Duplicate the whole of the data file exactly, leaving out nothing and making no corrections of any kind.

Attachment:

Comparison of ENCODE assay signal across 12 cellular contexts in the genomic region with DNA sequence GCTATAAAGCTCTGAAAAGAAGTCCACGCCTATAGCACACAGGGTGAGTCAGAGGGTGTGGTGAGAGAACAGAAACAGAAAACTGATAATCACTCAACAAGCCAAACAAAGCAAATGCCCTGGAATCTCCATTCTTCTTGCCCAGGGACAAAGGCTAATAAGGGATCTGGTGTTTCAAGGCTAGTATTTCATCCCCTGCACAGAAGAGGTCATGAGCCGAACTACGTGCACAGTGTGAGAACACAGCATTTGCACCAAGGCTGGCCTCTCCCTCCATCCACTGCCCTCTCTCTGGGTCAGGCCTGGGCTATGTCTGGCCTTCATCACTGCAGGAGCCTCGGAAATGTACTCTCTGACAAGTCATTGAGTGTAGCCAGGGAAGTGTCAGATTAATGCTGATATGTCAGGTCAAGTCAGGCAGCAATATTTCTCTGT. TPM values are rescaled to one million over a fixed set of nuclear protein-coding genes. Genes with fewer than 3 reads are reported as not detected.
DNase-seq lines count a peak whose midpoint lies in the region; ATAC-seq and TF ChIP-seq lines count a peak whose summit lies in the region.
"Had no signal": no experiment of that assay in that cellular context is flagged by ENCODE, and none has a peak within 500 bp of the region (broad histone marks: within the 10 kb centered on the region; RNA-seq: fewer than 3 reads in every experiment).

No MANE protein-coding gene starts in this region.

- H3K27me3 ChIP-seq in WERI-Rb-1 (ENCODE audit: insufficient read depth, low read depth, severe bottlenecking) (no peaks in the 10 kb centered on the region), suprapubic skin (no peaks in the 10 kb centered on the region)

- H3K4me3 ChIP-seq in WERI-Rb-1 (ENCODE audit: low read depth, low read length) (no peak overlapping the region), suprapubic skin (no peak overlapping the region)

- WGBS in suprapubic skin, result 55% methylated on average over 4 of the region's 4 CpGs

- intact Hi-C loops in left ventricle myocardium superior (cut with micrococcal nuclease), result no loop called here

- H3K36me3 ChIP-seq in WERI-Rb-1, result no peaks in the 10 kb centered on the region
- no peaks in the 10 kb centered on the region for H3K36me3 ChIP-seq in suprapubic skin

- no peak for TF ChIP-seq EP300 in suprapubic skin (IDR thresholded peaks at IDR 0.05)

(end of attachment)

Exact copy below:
Comparison of ENCODE assay signal across 12 cellular contexts in the genomic region with DNA sequence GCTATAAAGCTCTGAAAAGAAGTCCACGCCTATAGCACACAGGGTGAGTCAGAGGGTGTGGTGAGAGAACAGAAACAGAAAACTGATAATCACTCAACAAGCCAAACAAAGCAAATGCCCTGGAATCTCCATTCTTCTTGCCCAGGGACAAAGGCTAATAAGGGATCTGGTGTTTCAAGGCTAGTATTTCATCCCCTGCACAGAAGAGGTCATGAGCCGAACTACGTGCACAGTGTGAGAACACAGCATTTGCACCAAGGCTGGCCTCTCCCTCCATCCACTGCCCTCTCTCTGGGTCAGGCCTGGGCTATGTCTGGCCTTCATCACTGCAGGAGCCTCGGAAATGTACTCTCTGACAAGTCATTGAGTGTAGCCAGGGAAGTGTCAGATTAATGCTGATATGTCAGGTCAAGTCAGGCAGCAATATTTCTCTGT. TPM values are rescaled to one million over a fixed set of nuclear protein-coding genes. Genes with fewer than 3 reads are reported as not detected.
DNase-seq lines count a peak whose midpoint lies in the region; ATAC-seq and TF ChIP-seq lines count a peak whose summit lies in the region.
"Had no signal": no experiment of that assay in that cellular context is flagged by ENCODE, and none has a peak within 500 bp of the region (broad histone marks: within the 10 kb centered on the region; RNA-seq: fewer than 3 reads in every experiment).

No MANE protein-coding gene starts in this region.

- H3K27me3 ChIP-seq in WERI-Rb-1 (ENCODE audit: insufficient read depth, low read depth, severe bottlenecking) (no peaks in the 10 kb centered on the region), suprapubic skin (no peaks in the 10 kb centered on the region)

- H3K4me3 ChIP-seq in WERI-Rb-1 (ENCODE audit: low read depth, low read length) (no peak overlapping the region), suprapubic skin (no peak overlapping the region)

- WGBS in suprapubic skin, result 55% methylated on average over 4 of the region's 4 CpGs

- intact Hi-C loops in left ventricle myocardium superior (cut with micrococcal nuclease), result no loop called here

- H3K36me3 ChIP-seq in WERI-Rb-1, result no peaks in the 10 kb centered on the region
- no peaks in the 10 kb centered on the region for H3K36me3 ChIP-seq in suprapubic skin

- no peak for TF ChIP-seq EP300 in suprapubic skin (IDR thresholded peaks at IDR 0.05)